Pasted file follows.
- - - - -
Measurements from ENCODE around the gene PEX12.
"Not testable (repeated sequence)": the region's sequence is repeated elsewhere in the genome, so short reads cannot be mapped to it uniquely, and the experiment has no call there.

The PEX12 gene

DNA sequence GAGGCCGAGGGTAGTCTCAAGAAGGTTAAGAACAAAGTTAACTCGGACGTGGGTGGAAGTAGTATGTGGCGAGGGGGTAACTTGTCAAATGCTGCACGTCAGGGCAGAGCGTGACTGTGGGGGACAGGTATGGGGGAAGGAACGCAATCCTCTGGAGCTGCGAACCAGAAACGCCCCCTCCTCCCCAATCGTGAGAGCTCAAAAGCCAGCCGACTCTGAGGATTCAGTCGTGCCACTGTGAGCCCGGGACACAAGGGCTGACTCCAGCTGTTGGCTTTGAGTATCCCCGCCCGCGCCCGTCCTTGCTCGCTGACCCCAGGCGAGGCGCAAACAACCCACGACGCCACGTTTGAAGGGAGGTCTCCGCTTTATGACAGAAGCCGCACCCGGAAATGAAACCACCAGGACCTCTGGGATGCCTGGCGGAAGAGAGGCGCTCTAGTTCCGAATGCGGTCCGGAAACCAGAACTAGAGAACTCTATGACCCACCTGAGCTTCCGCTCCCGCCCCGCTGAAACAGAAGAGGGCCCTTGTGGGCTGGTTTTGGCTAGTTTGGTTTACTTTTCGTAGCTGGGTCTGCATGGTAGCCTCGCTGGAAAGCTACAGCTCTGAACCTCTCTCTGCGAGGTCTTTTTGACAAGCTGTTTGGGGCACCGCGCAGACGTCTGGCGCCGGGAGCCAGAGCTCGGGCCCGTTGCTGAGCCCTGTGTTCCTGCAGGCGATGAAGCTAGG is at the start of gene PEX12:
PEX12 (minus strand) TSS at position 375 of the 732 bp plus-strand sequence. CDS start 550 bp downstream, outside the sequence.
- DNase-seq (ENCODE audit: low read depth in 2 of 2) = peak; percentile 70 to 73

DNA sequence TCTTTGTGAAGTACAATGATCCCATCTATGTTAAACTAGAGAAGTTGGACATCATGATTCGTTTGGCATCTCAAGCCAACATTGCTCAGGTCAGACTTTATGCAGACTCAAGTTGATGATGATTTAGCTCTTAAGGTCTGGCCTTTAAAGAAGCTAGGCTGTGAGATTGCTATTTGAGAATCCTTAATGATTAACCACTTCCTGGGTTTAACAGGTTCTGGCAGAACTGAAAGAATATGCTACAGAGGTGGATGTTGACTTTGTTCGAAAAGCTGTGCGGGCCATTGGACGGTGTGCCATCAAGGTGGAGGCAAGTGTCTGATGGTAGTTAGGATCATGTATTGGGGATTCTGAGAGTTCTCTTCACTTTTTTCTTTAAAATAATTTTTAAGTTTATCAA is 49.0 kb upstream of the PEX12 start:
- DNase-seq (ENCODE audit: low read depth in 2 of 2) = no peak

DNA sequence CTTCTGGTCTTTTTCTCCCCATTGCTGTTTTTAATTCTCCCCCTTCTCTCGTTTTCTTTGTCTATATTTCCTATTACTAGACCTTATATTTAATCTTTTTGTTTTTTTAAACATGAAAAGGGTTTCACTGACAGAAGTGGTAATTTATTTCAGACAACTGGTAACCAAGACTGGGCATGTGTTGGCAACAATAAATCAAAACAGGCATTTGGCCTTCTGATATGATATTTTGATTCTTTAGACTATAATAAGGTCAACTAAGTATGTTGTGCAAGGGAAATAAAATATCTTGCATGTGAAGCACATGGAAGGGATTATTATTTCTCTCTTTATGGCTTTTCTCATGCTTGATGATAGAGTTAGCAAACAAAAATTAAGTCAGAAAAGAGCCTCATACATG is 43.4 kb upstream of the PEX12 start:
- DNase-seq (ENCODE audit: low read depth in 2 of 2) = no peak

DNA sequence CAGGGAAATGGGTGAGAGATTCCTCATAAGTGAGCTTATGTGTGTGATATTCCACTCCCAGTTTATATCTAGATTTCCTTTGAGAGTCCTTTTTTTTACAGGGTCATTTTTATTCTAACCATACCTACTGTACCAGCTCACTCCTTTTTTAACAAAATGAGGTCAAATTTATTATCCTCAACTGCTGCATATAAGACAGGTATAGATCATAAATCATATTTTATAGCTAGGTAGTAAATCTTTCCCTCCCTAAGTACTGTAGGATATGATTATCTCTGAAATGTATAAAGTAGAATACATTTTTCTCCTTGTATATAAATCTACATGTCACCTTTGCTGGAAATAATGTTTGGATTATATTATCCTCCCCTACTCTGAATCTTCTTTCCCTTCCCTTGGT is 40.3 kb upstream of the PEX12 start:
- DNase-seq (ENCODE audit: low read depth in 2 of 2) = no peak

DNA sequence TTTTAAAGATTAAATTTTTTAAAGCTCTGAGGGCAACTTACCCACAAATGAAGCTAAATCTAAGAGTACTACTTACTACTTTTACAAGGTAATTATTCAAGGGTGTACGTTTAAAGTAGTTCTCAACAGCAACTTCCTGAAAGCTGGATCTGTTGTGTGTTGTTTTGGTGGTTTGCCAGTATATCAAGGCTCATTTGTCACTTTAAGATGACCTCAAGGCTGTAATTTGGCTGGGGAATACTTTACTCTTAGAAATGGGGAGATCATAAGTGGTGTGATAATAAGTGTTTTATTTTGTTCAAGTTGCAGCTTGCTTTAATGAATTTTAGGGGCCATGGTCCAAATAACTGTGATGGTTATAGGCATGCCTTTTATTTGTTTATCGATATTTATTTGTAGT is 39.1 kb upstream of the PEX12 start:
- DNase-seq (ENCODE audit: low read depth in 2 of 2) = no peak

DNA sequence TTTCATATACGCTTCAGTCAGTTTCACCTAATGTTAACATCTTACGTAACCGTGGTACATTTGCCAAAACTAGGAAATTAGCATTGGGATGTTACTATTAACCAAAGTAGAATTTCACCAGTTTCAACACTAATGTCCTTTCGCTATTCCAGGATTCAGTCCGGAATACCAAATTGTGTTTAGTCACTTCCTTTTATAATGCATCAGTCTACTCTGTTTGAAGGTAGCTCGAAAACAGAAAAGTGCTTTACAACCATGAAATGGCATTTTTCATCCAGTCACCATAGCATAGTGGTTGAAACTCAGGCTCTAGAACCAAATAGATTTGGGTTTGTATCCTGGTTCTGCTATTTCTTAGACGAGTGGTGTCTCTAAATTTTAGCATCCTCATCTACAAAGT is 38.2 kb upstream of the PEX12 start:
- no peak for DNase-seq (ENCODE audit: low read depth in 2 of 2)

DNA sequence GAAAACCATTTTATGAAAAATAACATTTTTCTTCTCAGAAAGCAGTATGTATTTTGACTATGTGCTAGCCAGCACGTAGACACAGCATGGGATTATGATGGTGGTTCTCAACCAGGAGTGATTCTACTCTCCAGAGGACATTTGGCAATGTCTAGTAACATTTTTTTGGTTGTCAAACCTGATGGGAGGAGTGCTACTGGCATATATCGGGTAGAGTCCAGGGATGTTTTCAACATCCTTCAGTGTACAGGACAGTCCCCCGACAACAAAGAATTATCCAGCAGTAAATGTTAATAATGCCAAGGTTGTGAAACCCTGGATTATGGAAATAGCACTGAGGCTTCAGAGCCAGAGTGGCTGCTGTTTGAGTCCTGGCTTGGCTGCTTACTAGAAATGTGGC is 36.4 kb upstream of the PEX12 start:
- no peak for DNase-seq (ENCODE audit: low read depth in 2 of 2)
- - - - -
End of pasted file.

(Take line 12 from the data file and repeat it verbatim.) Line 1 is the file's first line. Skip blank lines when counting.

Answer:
- DNase-seq (ENCODE audit: low read depth in 2 of 2) = no peak